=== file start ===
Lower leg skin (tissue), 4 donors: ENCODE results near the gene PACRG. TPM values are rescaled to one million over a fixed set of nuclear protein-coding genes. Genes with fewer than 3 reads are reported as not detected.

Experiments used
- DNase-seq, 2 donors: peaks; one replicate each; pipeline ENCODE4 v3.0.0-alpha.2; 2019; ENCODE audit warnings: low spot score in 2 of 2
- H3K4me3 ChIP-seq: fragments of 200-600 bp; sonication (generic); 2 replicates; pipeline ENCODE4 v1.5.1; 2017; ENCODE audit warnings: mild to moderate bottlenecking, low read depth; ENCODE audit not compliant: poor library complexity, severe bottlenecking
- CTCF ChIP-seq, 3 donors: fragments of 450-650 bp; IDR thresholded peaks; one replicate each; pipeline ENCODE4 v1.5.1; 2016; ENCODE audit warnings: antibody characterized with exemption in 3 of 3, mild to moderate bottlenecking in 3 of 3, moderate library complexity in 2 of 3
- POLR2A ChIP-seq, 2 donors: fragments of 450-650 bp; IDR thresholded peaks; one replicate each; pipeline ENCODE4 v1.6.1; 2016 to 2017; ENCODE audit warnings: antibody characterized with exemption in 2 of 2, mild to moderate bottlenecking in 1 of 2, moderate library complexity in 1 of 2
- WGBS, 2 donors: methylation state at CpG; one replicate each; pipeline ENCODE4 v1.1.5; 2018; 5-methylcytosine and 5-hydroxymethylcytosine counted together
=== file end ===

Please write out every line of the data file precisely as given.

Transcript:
Lower leg skin (tissue), 4 donors: ENCODE results near the gene PACRG. TPM values are rescaled to one million over a fixed set of nuclear protein-coding genes. Genes with fewer than 3 reads are reported as not detected.

Experiments used
- DNase-seq, 2 donors: peaks; one replicate each; pipeline ENCODE4 v3.0.0-alpha.2; 2019; ENCODE audit warnings: low spot score in 2 of 2
- H3K4me3 ChIP-seq: fragments of 200-600 bp; sonication (generic); 2 replicates; pipeline ENCODE4 v1.5.1; 2017; ENCODE audit warnings: mild to moderate bottlenecking, low read depth; ENCODE audit not compliant: poor library complexity, severe bottlenecking
- CTCF ChIP-seq, 3 donors: fragments of 450-650 bp; IDR thresholded peaks; one replicate each; pipeline ENCODE4 v1.5.1; 2016; ENCODE audit warnings: antibody characterized with exemption in 3 of 3, mild to moderate bottlenecking in 3 of 3, moderate library complexity in 2 of 3
- POLR2A ChIP-seq, 2 donors: fragments of 450-650 bp; IDR thresholded peaks; one replicate each; pipeline ENCODE4 v1.6.1; 2016 to 2017; ENCODE audit warnings: antibody characterized with exemption in 2 of 2, mild to moderate bottlenecking in 1 of 2, moderate library complexity in 1 of 2
- WGBS, 2 donors: methylation state at CpG; one replicate each; pipeline ENCODE4 v1.1.5; 2018; 5-methylcytosine and 5-hydroxymethylcytosine counted together